I've been shredding mail and composting it for about two years. I know I read long ago the ink should not be a problem in the compost but things change every year and not sure if I should be making a sep pile for edibles?
Have you tried searching the forum? There are various threads on this topic. I don't have any big news to share that would be different from the vague information I had before. :-]
no change as far as i am aware, keep using it.
Here is a link that might be useful: lens garden page
The ink should be no problem. Even colored inks don't contain metals any more. The only thing I would advise is to keep slick paper out of the pile and stick to pulp paper. Slick paper breaks down very slowly.
Nope not worried at all
The most convincing answer I recall reading is that the unions got the harmful materials removed long ago because the printers were exposed to it all day every day. So the only question remaining is in what country was the material printed?
It depends. is this mail a high gloss ad, or an old utility bill. Most all of the ads printed on high gloss paper still use metallic inks that are petrochemical based, easily seen because of the glossy over print (laquer) that is put over the colred ink to keep them from smearing. Most of the rest is soya based inks that are relatively innocuous.
I'm unconvinced of the safety of the pigments in the inks.
The vehicle and binders Of the inks may contain soy products, but pigments are still made of suspect chemicals -- chrome, cadmium, et cetera.
"I'm unconvinced of the safety of the pigments in the inks.
The vehicle and binders Of the inks may contain soy products, but pigments are still made of suspect chemicals -- chrome, cadmium, et cetera."
Exactly. Most folks don't know how the inks get their colours, nor do they care-they've only focussed on the carriers which make ink stick to paper. Still, it's not substantial amounts, considering the total mass of a compost pile.
And the day that someone can prove to me that heavy metals and other poisons coming out of manufacturing plants and transport vehicles don't ever cross some magical line into my compost, then I'm not going to fret over what little bit of toxic waste goes in as junk mail. The microherd is a bunch of organisms, not solely for breaking down safe organics, but also to break down some toxic substances. Give the microherd a chance.
Well, don't compost those sales receipts from the grocery store.
Here is a link that might be useful: BPA bonanza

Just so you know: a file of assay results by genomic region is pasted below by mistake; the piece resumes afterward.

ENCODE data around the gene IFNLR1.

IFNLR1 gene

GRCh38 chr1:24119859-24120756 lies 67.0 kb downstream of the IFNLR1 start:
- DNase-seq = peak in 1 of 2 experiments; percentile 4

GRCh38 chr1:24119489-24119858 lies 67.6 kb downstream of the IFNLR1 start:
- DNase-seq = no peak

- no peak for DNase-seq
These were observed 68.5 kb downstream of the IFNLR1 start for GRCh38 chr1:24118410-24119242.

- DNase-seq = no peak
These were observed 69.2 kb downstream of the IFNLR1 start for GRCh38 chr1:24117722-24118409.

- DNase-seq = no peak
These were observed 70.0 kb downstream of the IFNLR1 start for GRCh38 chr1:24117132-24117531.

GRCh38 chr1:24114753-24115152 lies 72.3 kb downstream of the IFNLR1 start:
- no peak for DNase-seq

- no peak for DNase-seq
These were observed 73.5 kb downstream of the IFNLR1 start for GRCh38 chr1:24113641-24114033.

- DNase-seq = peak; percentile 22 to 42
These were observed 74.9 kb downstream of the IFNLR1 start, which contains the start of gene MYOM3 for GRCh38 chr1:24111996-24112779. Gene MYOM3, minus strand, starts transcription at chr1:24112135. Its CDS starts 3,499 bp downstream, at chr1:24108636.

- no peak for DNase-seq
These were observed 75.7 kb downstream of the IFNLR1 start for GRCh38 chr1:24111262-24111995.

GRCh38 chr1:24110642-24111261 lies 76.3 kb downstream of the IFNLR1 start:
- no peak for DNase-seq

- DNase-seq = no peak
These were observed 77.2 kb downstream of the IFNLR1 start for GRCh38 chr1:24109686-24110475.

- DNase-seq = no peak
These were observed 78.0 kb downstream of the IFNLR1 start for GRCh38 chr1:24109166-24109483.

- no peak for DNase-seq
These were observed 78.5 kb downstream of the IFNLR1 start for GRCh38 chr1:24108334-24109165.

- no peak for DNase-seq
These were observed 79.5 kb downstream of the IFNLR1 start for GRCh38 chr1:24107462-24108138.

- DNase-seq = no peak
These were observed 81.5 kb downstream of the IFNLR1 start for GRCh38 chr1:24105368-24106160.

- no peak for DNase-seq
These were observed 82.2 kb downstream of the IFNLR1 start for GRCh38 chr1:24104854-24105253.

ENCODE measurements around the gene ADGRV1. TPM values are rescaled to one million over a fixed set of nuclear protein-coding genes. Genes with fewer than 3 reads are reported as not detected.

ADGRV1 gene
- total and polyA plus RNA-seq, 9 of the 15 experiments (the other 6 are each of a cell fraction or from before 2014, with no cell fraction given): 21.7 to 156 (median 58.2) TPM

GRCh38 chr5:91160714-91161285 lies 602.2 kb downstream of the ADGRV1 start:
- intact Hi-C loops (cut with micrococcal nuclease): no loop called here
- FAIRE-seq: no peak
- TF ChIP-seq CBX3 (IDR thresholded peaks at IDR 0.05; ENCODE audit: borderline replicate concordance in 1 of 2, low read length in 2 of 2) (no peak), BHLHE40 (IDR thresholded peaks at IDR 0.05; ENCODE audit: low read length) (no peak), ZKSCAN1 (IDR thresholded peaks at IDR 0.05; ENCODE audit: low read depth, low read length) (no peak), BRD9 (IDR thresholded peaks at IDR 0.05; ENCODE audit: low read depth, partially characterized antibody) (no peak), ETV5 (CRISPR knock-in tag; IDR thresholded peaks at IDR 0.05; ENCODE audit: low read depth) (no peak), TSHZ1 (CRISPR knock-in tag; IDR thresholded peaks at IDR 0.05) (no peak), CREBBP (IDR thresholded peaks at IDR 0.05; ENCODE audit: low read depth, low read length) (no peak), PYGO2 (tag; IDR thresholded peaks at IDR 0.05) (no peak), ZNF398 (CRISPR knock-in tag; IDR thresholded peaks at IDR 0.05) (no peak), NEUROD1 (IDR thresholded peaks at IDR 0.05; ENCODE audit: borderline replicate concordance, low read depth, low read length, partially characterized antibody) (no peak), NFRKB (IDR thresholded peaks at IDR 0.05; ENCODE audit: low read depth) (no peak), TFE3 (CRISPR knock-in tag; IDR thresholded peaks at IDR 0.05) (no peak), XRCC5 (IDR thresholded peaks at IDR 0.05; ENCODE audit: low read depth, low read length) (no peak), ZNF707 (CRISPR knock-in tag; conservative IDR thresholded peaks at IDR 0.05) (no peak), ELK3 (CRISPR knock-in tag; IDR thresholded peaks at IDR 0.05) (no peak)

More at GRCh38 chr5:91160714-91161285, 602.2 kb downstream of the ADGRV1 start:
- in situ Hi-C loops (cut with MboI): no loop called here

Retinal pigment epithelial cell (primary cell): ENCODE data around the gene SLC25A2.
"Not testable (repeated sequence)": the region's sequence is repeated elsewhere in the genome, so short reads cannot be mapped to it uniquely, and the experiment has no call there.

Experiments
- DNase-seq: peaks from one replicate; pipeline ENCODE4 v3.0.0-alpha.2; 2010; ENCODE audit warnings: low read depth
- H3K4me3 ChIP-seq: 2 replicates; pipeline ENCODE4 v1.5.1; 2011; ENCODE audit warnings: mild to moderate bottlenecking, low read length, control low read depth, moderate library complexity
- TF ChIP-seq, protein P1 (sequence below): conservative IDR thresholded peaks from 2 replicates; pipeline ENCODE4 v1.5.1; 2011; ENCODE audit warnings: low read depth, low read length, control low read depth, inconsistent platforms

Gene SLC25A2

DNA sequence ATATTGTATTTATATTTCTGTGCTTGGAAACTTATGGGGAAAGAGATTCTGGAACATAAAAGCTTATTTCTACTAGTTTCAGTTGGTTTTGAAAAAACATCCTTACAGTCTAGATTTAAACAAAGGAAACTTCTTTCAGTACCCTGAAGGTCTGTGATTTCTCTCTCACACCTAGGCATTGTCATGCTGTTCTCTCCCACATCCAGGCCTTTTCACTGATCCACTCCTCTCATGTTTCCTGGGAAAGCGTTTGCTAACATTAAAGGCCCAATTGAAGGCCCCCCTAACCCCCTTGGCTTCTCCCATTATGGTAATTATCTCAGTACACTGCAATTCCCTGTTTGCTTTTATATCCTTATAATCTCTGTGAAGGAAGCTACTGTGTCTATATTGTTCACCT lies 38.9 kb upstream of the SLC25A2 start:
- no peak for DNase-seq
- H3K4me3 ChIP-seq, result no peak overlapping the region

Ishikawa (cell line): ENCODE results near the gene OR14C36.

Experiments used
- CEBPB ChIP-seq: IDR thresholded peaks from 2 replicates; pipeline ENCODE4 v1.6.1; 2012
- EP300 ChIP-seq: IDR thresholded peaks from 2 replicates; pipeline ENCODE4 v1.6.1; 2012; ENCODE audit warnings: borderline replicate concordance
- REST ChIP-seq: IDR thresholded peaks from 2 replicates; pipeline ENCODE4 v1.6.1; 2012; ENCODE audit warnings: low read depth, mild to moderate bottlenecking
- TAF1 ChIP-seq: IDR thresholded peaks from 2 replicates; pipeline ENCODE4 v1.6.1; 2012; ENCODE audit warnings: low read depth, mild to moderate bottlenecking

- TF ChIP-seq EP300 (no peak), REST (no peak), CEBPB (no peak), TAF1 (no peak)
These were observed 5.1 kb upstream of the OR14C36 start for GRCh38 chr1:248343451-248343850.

Wasn't there also an potential issue of the bleached paper leaching something?
I use to compost all the mail (no gloss) but since there is no clear answer, i just through it in the recycling.
I think if it can be recycled into new paper, that is a better endpoint than composting. Understanding that some people have no other browns to turn to than paper. Fine white office paper especially, is made with oak fiber, and is more valuable as a recycled feedstock than other papers. I bring my shredded office paper to work and dump it into the bin when no one is looking, rather than mix it into the lower grade paper recycle at home.
Anyway, as to leaching, I do not know of any reliable information indicating a problem. There used to be a myth floating around about dioxin, but it is really a red herring.
The non gloss paper does not hurt earth worms, so it should be safe for us.
The parts per million is greater for the worms: is the reason it seem safe for humans.
It does not hurt the little worms, so how can it harm a big human.
Are we over thinking this.
My order for use of paper regardless of whether or not it has any ink is reduce, reuse, and then recycle. If necessary, I would only use paper without ink in my compost. I'm not convinced the information we are given is reliable.
Also, are we overthinking this? I personally don't think so. There are creatures out there that eat all kinds of stuff that is non toxic to them, but would at the very least make humans extremely ill. What dogs eat off the ground comes to mind.........
Just my two cents =:D
That's the right way, reduce, reuse THEN recycle.
I see your point about safety but I'm not sure dogs eating garbage is a good analogy. One has to keep in mind that we don't eat the paper, nor the compost, nor the soil (except in tiny amounts). Anything in that tiny amount of ink has to find its way through all those dilution and transfer steps into the part of a plant that you actually eat, and then into your body, in quantities sufficient to cause a problem, in order to be an actual risk. For me it seems like a stretch.
Hard information on this is hard to come by. I use a weight of evidence approach. Based on the info I have been able to find, there is some uncertainty, but for me there are more pebbles on the safe side of the scale than on the other side. I am a spectator since I don't compost paper, but I think there are bigger fish to fry.
I do compost a lot of sawdust, and I keep the treated stuff out religiously. I *know* the levels of metals in that stuff and they are much much higher.